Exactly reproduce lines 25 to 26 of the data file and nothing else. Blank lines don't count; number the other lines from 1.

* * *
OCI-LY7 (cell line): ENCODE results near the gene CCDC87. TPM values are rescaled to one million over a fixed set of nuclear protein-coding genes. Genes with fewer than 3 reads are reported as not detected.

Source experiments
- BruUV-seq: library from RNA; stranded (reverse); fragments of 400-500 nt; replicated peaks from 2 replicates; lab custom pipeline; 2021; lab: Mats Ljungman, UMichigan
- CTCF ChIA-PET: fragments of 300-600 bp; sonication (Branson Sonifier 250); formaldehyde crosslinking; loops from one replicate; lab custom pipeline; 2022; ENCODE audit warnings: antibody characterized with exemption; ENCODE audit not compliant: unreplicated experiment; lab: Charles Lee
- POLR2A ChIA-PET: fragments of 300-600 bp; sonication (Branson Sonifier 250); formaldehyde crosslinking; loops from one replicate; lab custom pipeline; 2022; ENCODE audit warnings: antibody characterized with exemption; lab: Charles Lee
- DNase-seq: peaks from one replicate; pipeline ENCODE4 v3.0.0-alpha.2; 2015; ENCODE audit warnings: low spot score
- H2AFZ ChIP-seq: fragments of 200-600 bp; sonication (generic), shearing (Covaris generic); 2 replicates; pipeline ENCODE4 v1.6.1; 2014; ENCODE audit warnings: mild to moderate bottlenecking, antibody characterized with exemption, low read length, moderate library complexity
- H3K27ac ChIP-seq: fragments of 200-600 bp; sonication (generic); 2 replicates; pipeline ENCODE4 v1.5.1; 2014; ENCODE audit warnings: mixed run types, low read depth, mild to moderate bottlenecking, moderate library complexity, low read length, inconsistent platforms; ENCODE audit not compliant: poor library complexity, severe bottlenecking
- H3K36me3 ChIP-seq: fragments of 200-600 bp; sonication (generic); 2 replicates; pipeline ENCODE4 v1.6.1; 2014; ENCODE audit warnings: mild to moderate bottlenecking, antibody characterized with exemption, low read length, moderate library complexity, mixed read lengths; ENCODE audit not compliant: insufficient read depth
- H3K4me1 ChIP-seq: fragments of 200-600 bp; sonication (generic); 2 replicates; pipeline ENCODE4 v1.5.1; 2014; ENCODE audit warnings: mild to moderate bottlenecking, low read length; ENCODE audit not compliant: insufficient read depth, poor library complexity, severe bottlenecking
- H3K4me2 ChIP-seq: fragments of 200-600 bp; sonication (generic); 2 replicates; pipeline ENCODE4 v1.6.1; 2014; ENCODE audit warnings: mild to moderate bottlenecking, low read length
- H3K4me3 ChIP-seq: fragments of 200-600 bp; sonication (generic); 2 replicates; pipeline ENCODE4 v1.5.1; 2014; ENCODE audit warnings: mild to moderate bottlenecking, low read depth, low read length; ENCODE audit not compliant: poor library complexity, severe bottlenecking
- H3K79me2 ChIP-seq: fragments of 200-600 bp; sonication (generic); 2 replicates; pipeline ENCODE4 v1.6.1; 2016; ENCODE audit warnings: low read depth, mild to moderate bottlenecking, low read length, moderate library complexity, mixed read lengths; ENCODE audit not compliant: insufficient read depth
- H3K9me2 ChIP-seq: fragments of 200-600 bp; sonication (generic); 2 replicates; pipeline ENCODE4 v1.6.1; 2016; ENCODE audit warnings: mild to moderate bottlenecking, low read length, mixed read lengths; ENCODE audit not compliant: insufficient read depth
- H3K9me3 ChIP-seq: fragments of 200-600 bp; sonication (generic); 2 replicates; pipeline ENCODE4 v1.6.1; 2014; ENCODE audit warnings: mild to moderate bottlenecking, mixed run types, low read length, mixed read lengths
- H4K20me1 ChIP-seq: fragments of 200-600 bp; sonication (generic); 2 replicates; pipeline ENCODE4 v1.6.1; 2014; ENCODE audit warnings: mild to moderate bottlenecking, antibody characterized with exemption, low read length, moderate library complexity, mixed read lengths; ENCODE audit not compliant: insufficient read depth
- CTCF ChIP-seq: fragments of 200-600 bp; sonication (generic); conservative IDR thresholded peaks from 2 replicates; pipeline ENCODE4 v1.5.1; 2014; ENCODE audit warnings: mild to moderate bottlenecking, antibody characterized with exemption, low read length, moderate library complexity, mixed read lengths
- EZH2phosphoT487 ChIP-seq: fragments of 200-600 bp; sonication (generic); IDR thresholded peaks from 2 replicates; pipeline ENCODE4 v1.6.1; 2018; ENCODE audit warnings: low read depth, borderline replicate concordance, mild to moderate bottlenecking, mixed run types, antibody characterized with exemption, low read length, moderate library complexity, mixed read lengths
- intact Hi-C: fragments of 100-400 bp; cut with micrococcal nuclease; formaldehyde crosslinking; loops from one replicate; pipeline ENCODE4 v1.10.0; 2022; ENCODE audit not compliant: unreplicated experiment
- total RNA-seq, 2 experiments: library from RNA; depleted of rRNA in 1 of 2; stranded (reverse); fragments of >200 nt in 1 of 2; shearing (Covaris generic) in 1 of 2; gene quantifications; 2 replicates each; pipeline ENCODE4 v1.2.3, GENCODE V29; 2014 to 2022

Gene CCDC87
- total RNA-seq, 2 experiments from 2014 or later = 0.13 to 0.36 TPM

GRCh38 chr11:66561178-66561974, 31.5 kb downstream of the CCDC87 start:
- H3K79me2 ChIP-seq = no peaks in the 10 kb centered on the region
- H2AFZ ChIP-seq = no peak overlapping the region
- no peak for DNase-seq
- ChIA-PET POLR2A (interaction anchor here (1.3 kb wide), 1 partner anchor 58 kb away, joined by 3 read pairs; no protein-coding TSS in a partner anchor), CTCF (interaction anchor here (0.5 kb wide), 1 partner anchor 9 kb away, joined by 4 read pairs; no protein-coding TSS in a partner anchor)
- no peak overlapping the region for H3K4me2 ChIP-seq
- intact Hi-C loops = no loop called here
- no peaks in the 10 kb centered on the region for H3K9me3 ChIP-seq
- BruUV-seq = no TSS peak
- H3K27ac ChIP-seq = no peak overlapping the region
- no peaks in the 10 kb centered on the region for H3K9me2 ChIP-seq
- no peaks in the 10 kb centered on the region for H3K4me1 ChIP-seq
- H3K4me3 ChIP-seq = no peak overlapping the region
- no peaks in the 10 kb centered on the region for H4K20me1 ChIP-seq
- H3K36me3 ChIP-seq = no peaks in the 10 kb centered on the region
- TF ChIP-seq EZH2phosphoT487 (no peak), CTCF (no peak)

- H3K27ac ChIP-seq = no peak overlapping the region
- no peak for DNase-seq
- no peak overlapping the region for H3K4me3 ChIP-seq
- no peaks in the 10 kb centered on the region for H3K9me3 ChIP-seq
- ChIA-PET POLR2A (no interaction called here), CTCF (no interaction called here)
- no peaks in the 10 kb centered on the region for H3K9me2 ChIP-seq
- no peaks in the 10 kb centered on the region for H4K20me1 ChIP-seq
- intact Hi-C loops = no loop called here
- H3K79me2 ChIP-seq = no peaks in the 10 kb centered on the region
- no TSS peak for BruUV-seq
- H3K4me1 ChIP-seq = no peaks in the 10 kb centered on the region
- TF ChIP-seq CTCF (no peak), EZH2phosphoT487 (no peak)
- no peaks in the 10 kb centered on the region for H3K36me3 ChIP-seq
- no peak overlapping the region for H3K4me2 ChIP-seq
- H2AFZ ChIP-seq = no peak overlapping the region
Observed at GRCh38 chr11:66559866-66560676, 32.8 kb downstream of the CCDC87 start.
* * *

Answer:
- H2AFZ ChIP-seq = no peak overlapping the region
- no peak for DNase-seq